Building maintenance is often overlooked but, when done properly, it can cut costs, save energy and even create a more efficient workforce, says Bryan Christiansen, founder and CEO at Limble CMMS

In its 2018 Office and Industrial Benchmarking report, the Building Owners & Managers Association (BOMA) International stated that private sector office buildings across the USA and a few other countries included in the survey spent an average of $2.15 per square foot on repairs and maintenance. That figure does not include other operational building costs like cleaning, utilities and maintenance labour. The report also includes maintenance and operational costs for industrial buildings.

In a continually unpredictable economy and competitive market, reports like these are intended to enable professionals in the built environment to compare their results with other similar facilities and help them to identify opportunities for cost savings. In the context of cost savings, one area that cannot be overlooked is building maintenance.

Time and again, building maintenance, when done properly, has proven to be a major factor for lowering overall building management costs.

An ideal point to start this discussion would be to get a clear perspective on what proper building maintenance entails. It encompasses proactive, well-planned and procedural maintenance activities that work together to keep a building functioning in an optimal condition and ensure a safe environment for all of its users.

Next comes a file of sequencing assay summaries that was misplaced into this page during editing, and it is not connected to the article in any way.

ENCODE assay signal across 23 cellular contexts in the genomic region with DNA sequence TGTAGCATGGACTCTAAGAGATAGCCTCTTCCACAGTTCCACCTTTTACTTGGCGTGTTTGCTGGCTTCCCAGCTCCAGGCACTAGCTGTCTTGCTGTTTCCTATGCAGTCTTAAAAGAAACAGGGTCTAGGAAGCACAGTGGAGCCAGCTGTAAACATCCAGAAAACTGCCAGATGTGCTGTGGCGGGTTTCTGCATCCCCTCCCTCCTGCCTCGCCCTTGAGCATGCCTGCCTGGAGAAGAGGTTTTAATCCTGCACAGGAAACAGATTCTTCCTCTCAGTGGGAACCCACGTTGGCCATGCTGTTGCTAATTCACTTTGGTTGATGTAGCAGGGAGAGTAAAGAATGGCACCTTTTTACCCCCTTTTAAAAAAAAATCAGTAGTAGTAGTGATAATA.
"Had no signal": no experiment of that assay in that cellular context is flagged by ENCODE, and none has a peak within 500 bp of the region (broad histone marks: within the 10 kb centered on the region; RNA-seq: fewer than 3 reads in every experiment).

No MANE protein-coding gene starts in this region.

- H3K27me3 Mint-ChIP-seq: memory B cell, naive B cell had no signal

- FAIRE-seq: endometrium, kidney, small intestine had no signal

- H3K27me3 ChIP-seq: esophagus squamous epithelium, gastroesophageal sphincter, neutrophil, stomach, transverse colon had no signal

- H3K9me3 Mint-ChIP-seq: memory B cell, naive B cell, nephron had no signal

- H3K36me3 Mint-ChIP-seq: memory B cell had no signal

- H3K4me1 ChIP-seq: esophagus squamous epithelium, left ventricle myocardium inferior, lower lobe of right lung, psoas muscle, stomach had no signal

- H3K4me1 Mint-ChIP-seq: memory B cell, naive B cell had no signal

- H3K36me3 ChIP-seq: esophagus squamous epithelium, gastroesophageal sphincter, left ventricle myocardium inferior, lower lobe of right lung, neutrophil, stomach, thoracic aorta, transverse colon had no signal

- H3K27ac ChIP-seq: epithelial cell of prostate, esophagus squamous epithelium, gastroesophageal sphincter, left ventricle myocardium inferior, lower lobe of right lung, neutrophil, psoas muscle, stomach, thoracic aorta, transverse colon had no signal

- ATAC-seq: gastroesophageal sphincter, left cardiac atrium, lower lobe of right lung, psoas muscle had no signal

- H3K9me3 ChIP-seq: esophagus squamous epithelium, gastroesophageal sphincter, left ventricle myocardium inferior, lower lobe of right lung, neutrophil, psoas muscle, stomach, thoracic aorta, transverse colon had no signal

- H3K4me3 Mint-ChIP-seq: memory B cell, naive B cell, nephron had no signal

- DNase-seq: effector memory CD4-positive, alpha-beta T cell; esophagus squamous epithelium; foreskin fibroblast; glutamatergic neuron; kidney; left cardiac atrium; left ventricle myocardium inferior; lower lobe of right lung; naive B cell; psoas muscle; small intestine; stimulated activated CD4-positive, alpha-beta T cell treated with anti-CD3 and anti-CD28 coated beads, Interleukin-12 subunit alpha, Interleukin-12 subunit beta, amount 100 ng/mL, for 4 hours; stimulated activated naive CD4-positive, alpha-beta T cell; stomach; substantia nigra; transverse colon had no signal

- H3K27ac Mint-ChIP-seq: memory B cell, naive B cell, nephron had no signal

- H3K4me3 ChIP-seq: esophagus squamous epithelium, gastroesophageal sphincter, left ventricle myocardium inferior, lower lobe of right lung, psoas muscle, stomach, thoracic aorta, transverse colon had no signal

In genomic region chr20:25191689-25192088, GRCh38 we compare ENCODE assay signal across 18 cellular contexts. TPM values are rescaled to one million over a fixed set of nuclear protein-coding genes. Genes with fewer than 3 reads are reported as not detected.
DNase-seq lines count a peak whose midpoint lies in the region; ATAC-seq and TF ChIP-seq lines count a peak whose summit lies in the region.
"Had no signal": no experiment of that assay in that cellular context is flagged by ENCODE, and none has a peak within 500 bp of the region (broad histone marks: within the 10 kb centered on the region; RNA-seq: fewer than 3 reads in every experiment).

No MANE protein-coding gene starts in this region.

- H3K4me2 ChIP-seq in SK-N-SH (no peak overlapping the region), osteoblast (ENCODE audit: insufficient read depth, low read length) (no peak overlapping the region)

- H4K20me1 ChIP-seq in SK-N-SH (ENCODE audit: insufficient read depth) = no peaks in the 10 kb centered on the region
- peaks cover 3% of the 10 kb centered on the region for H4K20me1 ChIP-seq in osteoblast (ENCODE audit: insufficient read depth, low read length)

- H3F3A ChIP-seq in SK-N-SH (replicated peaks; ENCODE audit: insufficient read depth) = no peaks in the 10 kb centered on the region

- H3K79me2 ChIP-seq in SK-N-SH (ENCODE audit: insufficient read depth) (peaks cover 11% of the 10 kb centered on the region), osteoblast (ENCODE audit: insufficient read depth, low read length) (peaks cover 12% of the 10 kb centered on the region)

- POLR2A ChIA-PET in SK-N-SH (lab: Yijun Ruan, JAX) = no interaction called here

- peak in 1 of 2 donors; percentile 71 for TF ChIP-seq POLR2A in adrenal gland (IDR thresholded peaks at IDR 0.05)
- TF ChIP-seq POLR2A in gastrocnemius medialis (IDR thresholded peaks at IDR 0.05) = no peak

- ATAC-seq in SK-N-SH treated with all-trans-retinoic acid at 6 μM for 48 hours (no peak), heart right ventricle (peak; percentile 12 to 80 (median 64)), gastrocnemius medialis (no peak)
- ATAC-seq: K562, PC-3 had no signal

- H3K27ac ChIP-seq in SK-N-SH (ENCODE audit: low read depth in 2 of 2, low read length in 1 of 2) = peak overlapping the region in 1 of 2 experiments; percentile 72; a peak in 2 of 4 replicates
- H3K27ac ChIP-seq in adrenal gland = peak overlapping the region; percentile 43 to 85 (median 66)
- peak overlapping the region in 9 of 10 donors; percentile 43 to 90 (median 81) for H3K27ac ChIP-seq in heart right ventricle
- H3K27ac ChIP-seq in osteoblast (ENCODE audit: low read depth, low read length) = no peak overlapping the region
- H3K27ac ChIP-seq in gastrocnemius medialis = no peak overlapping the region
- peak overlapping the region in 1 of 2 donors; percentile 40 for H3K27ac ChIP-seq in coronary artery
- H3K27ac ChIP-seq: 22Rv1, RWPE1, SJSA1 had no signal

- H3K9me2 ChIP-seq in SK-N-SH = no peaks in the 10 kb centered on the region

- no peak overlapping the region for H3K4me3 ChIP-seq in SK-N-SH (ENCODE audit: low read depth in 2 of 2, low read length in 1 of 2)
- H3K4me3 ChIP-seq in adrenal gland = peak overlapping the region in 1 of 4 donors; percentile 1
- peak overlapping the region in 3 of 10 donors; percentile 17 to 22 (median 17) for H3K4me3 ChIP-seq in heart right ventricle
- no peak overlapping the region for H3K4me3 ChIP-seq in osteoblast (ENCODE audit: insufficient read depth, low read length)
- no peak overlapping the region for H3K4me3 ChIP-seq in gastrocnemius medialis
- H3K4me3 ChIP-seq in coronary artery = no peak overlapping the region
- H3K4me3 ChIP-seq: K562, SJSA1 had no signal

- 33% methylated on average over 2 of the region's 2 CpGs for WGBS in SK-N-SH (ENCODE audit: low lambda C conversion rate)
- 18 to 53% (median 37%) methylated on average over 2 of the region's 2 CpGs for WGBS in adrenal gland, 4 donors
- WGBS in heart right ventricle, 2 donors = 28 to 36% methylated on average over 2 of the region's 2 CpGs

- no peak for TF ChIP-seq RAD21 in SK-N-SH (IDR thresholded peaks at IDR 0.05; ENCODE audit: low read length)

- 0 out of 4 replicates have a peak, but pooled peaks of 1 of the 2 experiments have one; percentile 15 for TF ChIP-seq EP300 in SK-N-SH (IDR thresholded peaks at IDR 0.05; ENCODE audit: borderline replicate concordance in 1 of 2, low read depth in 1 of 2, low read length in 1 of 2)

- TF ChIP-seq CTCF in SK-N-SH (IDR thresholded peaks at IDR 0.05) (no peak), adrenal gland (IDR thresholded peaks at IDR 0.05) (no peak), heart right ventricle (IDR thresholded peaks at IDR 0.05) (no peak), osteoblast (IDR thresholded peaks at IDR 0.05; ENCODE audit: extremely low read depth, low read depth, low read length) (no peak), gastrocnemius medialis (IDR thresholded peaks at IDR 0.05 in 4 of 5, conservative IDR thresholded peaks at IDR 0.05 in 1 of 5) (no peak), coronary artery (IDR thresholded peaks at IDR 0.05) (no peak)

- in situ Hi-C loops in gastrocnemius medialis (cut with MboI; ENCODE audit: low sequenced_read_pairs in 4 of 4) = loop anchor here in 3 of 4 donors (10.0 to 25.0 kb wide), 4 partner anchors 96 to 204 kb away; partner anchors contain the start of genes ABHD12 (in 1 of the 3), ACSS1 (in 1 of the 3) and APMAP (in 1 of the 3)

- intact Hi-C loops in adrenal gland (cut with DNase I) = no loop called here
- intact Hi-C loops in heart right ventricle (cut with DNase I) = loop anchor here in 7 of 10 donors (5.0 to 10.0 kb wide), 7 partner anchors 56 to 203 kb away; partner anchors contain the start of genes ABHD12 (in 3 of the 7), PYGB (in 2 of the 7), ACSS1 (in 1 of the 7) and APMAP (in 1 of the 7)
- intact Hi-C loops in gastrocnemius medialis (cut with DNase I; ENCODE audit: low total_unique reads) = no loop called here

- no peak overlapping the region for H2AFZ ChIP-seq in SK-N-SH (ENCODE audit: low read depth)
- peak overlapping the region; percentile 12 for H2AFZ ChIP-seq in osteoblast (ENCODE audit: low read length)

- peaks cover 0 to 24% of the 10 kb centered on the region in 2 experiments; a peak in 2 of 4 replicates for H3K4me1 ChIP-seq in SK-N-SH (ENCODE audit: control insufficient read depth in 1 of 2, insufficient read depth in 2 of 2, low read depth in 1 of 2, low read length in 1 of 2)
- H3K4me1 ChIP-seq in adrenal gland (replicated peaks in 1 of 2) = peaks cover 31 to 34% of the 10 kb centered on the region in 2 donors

Here are some ways by which proper building maintenance will help to reduce a building’s operational costs include:

It minimises emergency repairs

The cost-efficiency of planned maintenance and repairs always outperforms reactive or emergency repairs and maintenance. If an organisation relies heavily on emergency repairs, ie only service equipment after the breakdown, it could cost them tens of thousands of dollars or pounds unnecessarily by having less time to negotiate a price, having to opt-in for emergency shipping, decreased asset lifespan and efficiency.

Another angle to avoiding costly emergency repairs is that proper building maintenance makes it easier to stay up to date with maintenance schedules by minimising deferred repairs and servicing. If assets are placed on a regular inspection and maintenance schedule, it helps to quickly catch what could potentially become a much bigger repair issue (and expense) later on.

Consequently, the list of pending repairs reduces and money is saved. Additionally, although a maintenance budget is never quite 100% predictable, proactive maintenance will reduce frequent budget overruns.

It saves energy

An important aspect of building maintenance is energy consumption tracking and management. The ability to itemise a building’s energy use helps with identifying possible areas to save costs.

Especially in larger commercial buildings, energy use reduction always plays a big role in overall cost reduction. Automating lighting controls or switching to LED lighting can make a big difference in the energy bill. Likewise, regular energy audits and checking the trend of a building’s energy bill can reveal a dramatic increase in spending before it goes too far.